The Bill of Rights and Federalism

I. Introduction

The Amendments to the Constitution dominate current legal and political controversies. The Bill of Rights – Amendments one through ten – and the Fourteenth Amendment have wrought enormous changes. We explain the Bill of Rights now, and reach the Fourteenth Amendment in a future class.

II. Bill of Rights

Opposition was so strong to the Constitution that its supporters had to promise a “Bill of Rights.” But ratification only required nine out of thirteen states (Article VII), and that was attained when a convention in New Hampshire approved it (57-47) on June 21, 1788. But the large states of Virginia and New York had not yet joined the Union, and the Anti-Federalists were strong in both states. These were the home states of Madison and Hamilton, respectively, the biggest supporters of the Constitution.

Virginia only ratified the Constitution by adding a bill of rights for 20 changes, and demanding 20 other changes too. In New York, defeat seemed likely until Hamilton cleverly procured a delay to await news from New Hampshire and Virginia. When news of their ratification reached New York, sentiment moved in favor of the Constitution and it narrowly passed on July 26, 1788. The vote was a very close 30-27. Still, New York demanded another constitutional convention to add a Bill of Rights.

To avoid another constitutional convention, the first Congress passed 12 constitutional amendments and sent them to the states for ratification. The states ratified ten of them by the end of 1791, and they became known as the “Bill of Rights” because they protect the people against certain government interference.

The Bill of Rights is very short: you could completely memorize them in a few days. They are set forth on pages 330-31 of the textbook. What they mean, however, could fill an entire library.

The first two amendments establish fundamental freedoms, including the right to keep and bear arms. The third amendment prohibits placing troops in people’s homes in time of peace. The fourth through eighth amendments establish legal rights, particularly for the accused. The ninth amendment is a vague protection of individual rights, and the tenth amendment protects state rights.

The First Amendment receives the most attention. It prohibits Congress from infringing on free speech, press, assembly, petition and religion; it also prohibits the establishment of religion. By implication, it protects freedom of association. It expressly applies only to Congress, but the courts have since applied it against all the states too.

In fact, virtually all of the Bill of Rights now protect citizens against all forms of government: federal, state or local.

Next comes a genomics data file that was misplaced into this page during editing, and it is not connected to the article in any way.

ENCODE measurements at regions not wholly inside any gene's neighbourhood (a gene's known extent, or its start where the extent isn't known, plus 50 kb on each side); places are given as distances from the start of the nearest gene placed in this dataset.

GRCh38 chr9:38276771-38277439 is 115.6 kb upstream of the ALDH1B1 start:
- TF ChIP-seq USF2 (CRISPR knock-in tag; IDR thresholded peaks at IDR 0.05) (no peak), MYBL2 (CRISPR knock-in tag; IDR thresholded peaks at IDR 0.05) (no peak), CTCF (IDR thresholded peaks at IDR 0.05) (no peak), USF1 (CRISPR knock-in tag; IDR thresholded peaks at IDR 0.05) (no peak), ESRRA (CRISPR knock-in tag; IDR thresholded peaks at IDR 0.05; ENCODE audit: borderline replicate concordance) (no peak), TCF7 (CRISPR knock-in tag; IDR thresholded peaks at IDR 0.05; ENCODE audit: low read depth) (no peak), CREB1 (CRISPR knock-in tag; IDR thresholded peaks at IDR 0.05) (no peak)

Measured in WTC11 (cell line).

Let’s look at important sections of the Bill of Rights:

A. The Free Speech Clause.

The First Amendment protects the greatest of all constitutional rights: “Congress shall make no law … abridging the freedom of speech.” This protects religious and political speech. It protects prayer in many circumstances; it also protects evangelizing. It was unique to America, reflecting the Great Awakening and preaching that permeated the colonies in the 1700s.

Originally, “speech” would not have included as much as it does today. Over the years, the Supreme Court has expanded what is protected as speech under the First Amendment.

Now speech includes, for example, the burning of the American flag. It includes spending money on political campaigns. It can include vulgar or obscene words. It offers some protection even to commercial speech, such as certain advertisements.

When something qualifies as “free speech,” the protection against regulation of its content is nearly absolute. Only a compelling interest by the government can justify infringing on such speech, and the regulation must be narrowly tailored for a necessary goal.

One might ask, why isn’t all speech protected? Why should the government be able to abridge any speech?

It is easy to think of examples of speech that should not be free and protected.

Consider terrorism. Suppose an anonymous caller phones a hospital and says there is bomb there. The hospital may have to evacuate as a precaution. Operations would be immediately stopped, and the very sick would be moved with great difficulty. Or imagine someone on an airplane standing up in mid-flight and announcing he’s a terrorist. Passengers would panic and the airplane would be forced to land immediately. There can be no constitutional protection for this type of speech.

Before airplanes and terrorism, the classic example of unprotected speech is yelling “fire” in a crowded theater. People would stampede for the exits, and some could be injured.

The Supreme Court has said that “fighting words” are not “free speech” protected by the First Amendment. Other types of speech are also excluded from the First Amendment. But over time, the Court has redefined protected speech to be broader and broader, including even conduct like flag-burning and political campaign spending.